Governor Charlie Baker said Thursday that the state is extending by two weeks the capacity restrictions on various industries to combat the spread of COVID-19, as Connecticut announced that two cases of the new, highly contagious coronavirus variant have been identified in that state.
Baker, speaking during a State House news conference, said the restrictions will now be extended until at least Jan. 24 as part of efforts to tap down the virus and help hospitals deal with growing concerns about patient capacity. Acute care beds in Massachusetts hospitals have gone from about 67 percent occupied before Thanksgiving to 83 percent occupied by Dec. 15.
For most businesses, he said, capacity limits will remain at 25 percent. Indoor and outdoor gathering limits will remain 25 people outside and 10 people inside, including for events. “And over the next two weeks we’ll continue to look at and evaluate the data to make further decisions,” he added.
The move was announced as the number of confirmed coronavirus cases in Massachusetts rose by 7,136 Thursday, while the seven-day average rose to 4,820, the highest number yet during the state’s pandemic.
The death toll from confirmed cases increased by 71 to 12,634, the Department of Public Health reported.
In Connecticut, Governor Ned Lamont announced that the two cases of the virus variant were found in residents of New Haven County, between the ages of 15 and 25, who had recently traveled outside the state — one to Ireland and the other to New York — and developed symptoms within a few days of their return.
The easily transmissible new variant, known as B.1.1.7, was first discovered in the United Kingdom and has since spread to dozens of countries and several states, including California, Colorado, Florida, New York, Texas, and Pennsylvania.
No case linked to the variant has been announced in Massachusetts, though virologists believe it is almost certainly here.
Lamont said in a statement that both residents were interviewed by contact tracers soon after their COVID-19 diagnosis, and their close contacts also were identified. One of the residents has completed self-isolation while the other is still self-isolating at home. Genomic sequencing of the individuals’ specimens, conducted by Yale and the state Public Health Laboratory, determined the cases are unrelated.
The state’s Department of Public Health has alerted the Centers for Disease Control and Prevention about the cases, the statement said.
In Massachusetts, meanwhile, Baker conceded that the continuing restrictions in the commonwealth are trying for small businesses.
“But we need to stay in this game a little longer, especially during this most crucial period,” Baker said, adding that “we also launched a new round of grants that are available for small businesses.”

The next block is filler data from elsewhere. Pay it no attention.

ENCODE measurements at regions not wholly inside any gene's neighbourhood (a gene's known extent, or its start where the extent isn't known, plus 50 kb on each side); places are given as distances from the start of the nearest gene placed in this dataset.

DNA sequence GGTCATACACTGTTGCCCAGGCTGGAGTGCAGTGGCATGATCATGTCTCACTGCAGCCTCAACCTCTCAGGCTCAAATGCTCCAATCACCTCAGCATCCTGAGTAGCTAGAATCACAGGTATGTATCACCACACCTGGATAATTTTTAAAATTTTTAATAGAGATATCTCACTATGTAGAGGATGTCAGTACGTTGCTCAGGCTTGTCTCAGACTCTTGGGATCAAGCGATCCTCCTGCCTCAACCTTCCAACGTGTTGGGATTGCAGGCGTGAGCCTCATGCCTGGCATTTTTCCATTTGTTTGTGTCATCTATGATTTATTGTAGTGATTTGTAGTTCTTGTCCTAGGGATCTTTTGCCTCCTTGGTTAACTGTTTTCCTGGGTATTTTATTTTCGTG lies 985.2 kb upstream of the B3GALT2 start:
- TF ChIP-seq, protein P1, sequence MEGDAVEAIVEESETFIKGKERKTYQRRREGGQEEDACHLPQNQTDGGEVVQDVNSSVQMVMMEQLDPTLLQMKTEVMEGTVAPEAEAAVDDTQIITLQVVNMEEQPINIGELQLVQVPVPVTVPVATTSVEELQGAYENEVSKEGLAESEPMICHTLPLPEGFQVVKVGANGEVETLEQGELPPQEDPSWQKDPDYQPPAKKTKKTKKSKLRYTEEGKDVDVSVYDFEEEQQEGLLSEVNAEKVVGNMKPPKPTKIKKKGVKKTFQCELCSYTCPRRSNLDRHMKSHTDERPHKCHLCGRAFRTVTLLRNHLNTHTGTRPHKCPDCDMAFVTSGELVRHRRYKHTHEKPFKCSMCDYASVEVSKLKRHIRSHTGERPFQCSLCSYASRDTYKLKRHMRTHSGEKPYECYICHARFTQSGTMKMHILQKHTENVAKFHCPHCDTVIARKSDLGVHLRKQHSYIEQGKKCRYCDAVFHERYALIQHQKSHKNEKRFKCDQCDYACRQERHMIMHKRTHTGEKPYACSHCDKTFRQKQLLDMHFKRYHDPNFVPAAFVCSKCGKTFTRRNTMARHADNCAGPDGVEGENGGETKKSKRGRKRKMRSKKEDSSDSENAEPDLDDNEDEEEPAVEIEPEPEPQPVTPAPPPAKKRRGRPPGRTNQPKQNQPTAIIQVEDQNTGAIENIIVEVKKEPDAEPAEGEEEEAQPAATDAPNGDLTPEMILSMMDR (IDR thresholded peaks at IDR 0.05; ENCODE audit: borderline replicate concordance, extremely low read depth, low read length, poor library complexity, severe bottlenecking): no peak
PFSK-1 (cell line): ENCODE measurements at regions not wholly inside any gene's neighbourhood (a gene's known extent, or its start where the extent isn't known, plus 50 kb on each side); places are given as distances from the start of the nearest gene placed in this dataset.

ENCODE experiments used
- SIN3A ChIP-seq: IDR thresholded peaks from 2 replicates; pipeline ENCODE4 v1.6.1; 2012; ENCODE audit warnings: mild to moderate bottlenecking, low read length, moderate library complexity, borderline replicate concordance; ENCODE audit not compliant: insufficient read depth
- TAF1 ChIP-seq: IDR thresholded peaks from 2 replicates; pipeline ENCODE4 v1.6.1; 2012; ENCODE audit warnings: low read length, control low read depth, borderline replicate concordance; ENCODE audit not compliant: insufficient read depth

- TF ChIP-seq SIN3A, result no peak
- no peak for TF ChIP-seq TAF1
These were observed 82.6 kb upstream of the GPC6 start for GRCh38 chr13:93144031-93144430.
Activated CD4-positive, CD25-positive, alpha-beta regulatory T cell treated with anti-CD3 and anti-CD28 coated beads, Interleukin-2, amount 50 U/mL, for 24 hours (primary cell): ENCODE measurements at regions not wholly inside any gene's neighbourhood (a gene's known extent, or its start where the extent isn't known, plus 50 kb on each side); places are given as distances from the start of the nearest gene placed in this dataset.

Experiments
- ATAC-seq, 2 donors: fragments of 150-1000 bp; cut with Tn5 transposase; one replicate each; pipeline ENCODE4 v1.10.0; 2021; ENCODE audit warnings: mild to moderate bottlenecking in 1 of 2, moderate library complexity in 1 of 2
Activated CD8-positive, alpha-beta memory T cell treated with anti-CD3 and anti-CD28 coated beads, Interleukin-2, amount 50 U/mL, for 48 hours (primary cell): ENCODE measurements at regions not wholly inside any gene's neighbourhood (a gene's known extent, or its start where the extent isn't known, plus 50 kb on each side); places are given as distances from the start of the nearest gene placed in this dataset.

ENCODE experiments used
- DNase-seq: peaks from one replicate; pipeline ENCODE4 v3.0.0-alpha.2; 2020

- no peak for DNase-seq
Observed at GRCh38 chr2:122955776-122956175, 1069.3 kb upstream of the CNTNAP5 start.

State Health and Human Services Secretary Marylou Sudders detailed efforts to address shrinking hospital capacity amid the spike in COVID cases.
“Earlier today we designated our statewide hospital capacity to the highest level of concern,” or Tier 4, Sudders said. The seven-day average of available hospital capacity had dipped below the established threshold of 20 percent across the state.
“Direct-care staff are being reassigned from their regular shifts and units to help care for individuals with COVID-19 and others,” she said. “Hospitals are managing by daily patient-load balancing, transferring patients within their system, or to other hospitals where capacity exists, as well as to our field hospitals.”
Steve Walsh, president and CEO of the Massachusetts Health & Hospital Association, lauded the Baker administration for its efforts to protect the state’s health care system in a statement.
“As COVID-19 admissions continue to rise, hospitals are doing everything in their power to create additional capacity and keep up with care demand,” Walsh said. “The measures announced by the Baker administration today will help ensure that they can maintain a fully flexible workforce, maintain beds for the sickest patients, and keep services open that are crucial to long-term health.”
The state, Walsh said, has previously witnessed the “negative consequences” of the health care system becoming overburdened.
“At this pivotal crossroad, we urge individuals to follow key safety guidelines to stop the spread of this virus, which protect our caregivers and save lives,” Walsh said.
Earlier Wednesday, Mayor Martin J. Walsh told reporters the spike of new COVID-19 cases in Boston was the largest single-day tally since the springtime, underscoring the need for continued vigilance as vaccinations continue.
Walsh, speaking during his regular briefing at Faneuil Hall, told reporters that Boston saw 643 new cases Wednesday and five deaths.
That means city residents, he said, must continue taking precautions against the virus.
“We need everyone to continue to do your part,” the mayor said. “We can’t say it and I can’t say it enough. The majority of us have not been vaccinated yet. Wearing a mask, physical [and] social distancing, washing hands, avoiding gatherings, getting tested all remain essential to preventing the spread of this virus.”